George Frederic Handel 23rd of February 1685, Halle, Germany to 14th of April 1759, London, England.
The last performance Handel ever attended was of Messiah, he was buried in Westminster Abbey. More than three thousand mourners attended his funeral, which was given full state honours.
In 2009 the Smithsonian wrote this lovely piece: George Frideric Handel's Messiah was originally an Easter offering. It burst onto the stage of Musick Hall in Dublin on April 13, 1742. The audience swelled to a record 700, as ladies had heeded pleas by management to wear dresses "without Hoops" in order to make "Room for more company." Handel's superstar status was not the only draw; many also came to glimpse the contralto, Susannah Cibber, then embroiled in a scandalous divorce. The men and women in attendance sat mesmerized from the moment the tenor followed the mournful string overture with his piercing opening line: "Comfort ye, comfort ye my people, saith your God." Soloists alternated with wave upon wave of chorus, until, near the midway point, Cibber intoned: "He was despised and rejected of men, a man of sorrows and acquainted with grief." So moved was the Rev. Patrick Delany that he leapt to his feet and cried out: "Woman, for this be all thy sins forgiven thee!"
Now, of course, Messiah is a fixture of the Christmas season. Woe to the concert hall in the United States or Britain that fails to schedule the piece around the holiday, when, as well, CD sales and Web downloads of the oratorio soar. For many amateur choirs, the work is the heart of their repertoire and the high point of the year. In most of Handel's oratorios, the soloists dominate and the choir sings only brief choruses. But in Messiah, says Laurence Cummings, director of the London Handel Orchestra, "the chorus propels the work forward with great emotional impact and uplifting messages."
This year, the 250th anniversary of Handel's death, has been a boon to the Baroque composer and his best-known work. The commemoration has centred in London, where Handel lived for 49 years, until his death in 1759 at age 74. The BBC has broadcast all of his operas, more than 40 in total, and every one of the composer's keyboard suites and cantatas was performed during the annual London Handel Festival, which included concerts at St. George's Hanover Square church, where Handel worshiped, and at the Handel House Museum ("See Handel Slept Here,"), long time residence of the man that Ludwig van Beethoven himself, citing Messiah, said was the "greatest composer that ever lived."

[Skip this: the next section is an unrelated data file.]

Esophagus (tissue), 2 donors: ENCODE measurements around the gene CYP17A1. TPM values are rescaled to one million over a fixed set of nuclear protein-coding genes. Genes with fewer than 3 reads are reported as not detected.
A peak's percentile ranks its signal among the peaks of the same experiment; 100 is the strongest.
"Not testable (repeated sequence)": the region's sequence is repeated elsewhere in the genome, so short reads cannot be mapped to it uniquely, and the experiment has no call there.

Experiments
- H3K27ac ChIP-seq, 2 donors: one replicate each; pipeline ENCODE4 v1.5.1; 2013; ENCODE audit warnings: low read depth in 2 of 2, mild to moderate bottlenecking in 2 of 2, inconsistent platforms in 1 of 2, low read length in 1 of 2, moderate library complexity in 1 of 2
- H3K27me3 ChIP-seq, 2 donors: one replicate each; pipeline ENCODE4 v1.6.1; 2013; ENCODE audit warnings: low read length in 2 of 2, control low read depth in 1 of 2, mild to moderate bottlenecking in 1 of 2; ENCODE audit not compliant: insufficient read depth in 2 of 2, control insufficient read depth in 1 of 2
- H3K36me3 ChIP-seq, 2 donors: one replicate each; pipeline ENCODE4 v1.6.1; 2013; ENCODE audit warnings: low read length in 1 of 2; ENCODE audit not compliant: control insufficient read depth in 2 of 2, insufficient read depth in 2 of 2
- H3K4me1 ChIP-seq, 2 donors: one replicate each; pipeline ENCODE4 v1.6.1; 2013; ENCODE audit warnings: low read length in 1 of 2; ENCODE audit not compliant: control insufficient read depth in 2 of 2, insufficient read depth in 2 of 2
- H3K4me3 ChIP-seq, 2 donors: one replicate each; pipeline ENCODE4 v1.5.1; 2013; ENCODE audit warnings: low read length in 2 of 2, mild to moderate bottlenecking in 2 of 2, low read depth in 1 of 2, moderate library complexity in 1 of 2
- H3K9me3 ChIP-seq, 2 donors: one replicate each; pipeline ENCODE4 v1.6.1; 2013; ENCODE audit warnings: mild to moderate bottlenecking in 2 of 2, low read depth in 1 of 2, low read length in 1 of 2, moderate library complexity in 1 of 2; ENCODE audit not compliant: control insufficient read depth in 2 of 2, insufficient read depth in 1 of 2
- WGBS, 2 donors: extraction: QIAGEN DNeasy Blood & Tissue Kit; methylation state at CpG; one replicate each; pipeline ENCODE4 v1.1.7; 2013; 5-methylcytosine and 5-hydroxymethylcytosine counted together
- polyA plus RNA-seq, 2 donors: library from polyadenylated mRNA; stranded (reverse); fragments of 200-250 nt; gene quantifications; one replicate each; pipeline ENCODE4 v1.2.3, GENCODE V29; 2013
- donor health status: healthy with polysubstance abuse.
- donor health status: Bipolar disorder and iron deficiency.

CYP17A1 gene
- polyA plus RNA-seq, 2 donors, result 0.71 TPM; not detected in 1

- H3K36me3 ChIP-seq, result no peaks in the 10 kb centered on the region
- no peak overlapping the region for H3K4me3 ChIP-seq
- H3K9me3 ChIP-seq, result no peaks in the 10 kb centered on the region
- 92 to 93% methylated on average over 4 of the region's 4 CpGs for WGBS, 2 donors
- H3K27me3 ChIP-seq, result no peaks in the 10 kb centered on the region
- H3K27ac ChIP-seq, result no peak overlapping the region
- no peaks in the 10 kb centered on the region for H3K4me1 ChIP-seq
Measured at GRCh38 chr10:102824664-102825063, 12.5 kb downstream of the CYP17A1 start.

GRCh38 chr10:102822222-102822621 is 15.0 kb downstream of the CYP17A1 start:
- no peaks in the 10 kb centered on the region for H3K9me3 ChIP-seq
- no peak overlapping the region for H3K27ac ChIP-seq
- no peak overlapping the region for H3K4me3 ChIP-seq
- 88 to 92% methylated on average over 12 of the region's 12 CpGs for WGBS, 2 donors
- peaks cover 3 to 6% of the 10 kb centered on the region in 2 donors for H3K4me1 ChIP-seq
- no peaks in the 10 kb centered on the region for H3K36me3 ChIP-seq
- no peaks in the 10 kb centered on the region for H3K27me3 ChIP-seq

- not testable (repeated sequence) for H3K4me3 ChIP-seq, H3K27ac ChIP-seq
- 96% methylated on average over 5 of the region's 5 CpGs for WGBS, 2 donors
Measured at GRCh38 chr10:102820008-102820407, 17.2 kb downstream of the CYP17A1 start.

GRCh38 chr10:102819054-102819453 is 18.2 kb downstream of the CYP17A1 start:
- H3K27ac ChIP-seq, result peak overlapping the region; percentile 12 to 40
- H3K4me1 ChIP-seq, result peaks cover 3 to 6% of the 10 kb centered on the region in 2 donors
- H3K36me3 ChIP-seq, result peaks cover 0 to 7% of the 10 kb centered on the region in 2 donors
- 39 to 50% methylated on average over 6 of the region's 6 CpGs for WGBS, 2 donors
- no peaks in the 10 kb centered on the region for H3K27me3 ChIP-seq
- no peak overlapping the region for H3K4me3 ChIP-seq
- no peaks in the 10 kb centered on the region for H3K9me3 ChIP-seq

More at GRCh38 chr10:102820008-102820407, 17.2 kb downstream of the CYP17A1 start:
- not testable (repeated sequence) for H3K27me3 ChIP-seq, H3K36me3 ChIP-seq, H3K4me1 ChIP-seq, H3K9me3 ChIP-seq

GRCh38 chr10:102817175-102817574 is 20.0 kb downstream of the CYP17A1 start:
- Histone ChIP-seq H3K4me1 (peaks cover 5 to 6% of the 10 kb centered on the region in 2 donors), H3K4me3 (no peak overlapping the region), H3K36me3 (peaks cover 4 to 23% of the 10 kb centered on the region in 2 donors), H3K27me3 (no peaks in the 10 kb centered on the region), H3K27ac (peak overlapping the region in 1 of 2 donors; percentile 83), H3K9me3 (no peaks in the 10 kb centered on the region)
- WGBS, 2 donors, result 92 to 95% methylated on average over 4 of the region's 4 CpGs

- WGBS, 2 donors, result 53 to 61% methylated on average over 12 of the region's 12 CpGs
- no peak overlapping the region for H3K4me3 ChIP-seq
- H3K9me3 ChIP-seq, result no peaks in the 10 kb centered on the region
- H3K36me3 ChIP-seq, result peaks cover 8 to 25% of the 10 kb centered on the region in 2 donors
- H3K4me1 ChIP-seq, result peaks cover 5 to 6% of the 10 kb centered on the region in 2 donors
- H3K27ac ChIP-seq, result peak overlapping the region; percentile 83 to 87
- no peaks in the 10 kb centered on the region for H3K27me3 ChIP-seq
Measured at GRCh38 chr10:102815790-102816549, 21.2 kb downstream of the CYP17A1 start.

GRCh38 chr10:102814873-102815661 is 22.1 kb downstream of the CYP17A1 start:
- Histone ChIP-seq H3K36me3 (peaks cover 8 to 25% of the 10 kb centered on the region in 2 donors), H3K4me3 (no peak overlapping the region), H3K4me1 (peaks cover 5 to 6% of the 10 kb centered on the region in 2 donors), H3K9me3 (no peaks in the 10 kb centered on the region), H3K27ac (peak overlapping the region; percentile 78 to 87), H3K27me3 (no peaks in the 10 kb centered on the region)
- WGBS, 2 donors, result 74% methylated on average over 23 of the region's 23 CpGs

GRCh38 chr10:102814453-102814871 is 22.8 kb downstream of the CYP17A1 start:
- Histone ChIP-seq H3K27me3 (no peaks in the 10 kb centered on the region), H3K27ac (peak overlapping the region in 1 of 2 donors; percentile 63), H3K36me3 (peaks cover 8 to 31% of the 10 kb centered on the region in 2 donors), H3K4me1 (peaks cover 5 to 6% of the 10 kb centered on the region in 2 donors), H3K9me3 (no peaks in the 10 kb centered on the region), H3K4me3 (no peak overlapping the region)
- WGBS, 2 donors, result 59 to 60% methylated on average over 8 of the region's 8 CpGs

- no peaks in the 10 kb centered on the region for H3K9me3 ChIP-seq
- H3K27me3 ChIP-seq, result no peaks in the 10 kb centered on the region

To us, our safe arrival in Sydney [although we ended up falling short and running for Newcastle – but hey, we overnight tomorrow so we will be here on Tuesday morning] warranted a special event to mark what we feel is a bit of an achievement. Today, the 6th of December 2015 heralds exactly seven and a half years and twenty five thousand, one hundred and seventy nine point eight two nautical miles since we began this At-Venture of ours. Handel’s Messiah seemed so right for the occasion.
Our present to each other and Beez Neez – at Sydney Opera House.
Leaving the little hire car in the Opera House car park – all very simple and efficient, we walked out into the sunshine to take in the ambience of the cafes and bars along the waterfront. A celebratory libation and what a smashing sight to see Bear sitting with the iconic building beside him.
I had to pose too, then we went inside the amazing building and once again found the efficiency so smooth. We found the collection booth, handed over the booking number and the credit card we had used and there they were – our tickets. We also collected our tickets for the Best of Opera for the 27th of December. We had a little time before the doors opened so we had a look around the little shop. Well colour me happy – a Pandora Opera House. Bear treated me to it immediately and then we went up the stairs for a drink and snack. One of the choir saw me about to take a picture of Bear and offered to take one of the two of us together.
Our pre show treats and Maltesers to take in with us. Many auditoriums charge silly prices for sandwiches, not here – we thought three pounds was not unreasonable. Programs are not really useful for boat dwellers and are often ten to twenty pounds – here it was two pounds fifty. Beside another choir member had a medical dog with smashing boots on.
No photography signs didn’t stop me asking the lady who was pointing out seats to patrons. Its just one for the blog “Of course you can, but I didn’t see you...........” Bear poses. WOW. The two circle boxes each side of the extended stage would fill with members of the choir.